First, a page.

Flood temporarily shuts down MSU sidewalks

After heavy rains, the IPF warns against walking MSU’s flooded sidewalks

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THURSDAY, May 21 — Joggers and bicyclists, beware. The past few days’ near-biblical rain has flooded Michigan State University’s typically picturesque sidewalks. For now, police barricades have been set up along walkways warning potential pedestrians to avoid flooded areas.

After 24 hours of intense damage control from MSU workers, the flood has started to recede. But some sidewalks are still under water and unsafe for pedestrian use. Until the flood recedes entirely, MSU said that pedestrians are encouraged to be mindful of signs and barricades.

MSU’s Infrastructure Planning and Facilities Department said that the walkways probably won’t be clear until Monday.

Sidewalks along the Red Cedar and bike paths from the Kellogg Center to the Sparty statue have been closed following the flood. The sidewalks at the W.J. Beal Botanical Gardens have been blocked off. Parking lots 62 and 67 have also been shut down until further notice.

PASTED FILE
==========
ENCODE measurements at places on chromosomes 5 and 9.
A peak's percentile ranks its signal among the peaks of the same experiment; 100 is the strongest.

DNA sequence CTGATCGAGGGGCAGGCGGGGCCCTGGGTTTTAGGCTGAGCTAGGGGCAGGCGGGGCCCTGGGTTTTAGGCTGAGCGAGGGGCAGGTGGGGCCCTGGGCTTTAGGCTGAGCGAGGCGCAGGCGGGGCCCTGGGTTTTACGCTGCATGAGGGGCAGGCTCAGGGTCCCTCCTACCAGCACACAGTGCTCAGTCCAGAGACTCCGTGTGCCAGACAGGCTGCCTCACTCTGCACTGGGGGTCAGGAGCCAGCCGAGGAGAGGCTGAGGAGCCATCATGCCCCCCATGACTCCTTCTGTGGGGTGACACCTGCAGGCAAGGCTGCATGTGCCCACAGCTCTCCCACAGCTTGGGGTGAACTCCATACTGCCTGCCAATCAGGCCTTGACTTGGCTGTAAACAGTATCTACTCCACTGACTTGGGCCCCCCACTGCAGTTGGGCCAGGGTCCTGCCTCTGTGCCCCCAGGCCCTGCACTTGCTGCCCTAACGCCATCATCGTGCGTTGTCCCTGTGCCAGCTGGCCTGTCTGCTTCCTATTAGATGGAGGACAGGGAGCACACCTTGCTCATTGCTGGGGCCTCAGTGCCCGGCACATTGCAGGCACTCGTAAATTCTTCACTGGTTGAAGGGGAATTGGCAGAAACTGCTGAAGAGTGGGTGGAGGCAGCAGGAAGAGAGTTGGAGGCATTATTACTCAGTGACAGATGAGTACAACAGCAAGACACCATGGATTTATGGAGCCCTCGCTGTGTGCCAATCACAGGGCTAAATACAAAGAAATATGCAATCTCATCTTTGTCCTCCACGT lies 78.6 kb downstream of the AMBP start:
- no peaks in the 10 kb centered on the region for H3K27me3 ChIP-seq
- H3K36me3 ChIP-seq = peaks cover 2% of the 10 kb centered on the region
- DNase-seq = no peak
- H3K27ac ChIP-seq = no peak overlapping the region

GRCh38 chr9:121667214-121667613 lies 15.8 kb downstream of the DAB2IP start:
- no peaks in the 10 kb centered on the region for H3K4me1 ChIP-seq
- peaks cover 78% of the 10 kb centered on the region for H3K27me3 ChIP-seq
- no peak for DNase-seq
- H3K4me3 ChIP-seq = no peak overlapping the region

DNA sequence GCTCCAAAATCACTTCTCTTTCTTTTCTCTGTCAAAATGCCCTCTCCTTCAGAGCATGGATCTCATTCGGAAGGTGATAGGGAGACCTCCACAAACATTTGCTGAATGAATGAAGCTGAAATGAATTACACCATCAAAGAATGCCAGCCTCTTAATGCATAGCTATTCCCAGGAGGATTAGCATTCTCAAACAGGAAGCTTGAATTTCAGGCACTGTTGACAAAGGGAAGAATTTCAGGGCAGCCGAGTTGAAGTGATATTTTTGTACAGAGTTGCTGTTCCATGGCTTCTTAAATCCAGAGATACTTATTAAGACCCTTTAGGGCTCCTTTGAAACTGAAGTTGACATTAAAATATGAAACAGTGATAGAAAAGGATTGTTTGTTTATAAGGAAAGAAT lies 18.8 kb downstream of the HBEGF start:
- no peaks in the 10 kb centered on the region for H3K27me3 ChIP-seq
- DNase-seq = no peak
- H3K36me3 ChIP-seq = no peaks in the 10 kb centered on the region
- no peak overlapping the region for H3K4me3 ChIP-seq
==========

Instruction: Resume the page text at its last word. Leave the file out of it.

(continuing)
The cause, as usual, was overflow from the Red Cedar River. This flood, however, is nowhere near as severe as the infamous flood of 2018, which The Detroit News called “the worst flooding at MSU since 1975.”

MSU officials recommended that travelers give themselves ample time to get to and from their destination. With multiple pathways blocked off, detours are inevitable, they said.

Workers will continue to remove any debris from the river and work on damage control, said MSU spokesman Dan Olsen. He said MSU’s protocol during weather emergencies is to block off affected areas until it is sure they are safe for pedestrians.

Officials said that it will continue to monitor parking lots and roadways until the situation is taken care of. They also warn against trying your luck on flooded sidewalks. Their website also warned about walking braving flooded roadways and walkways because water depth and speed is often hard to judge on first glance. They also encouraged pedestrians to make eye contact with oncoming vehicles before crossing the street because it is harder for large vehicles to stop in wet conditions.

“MSU has experienced some flooding along the Red Cedar River throughout campus, but it remains that there is no significant impact to our buildings or infrastructure,” said Olsen. “We encourage those visiting our campus to continue maintaining proper social distancing and avoid areas with standing water.”

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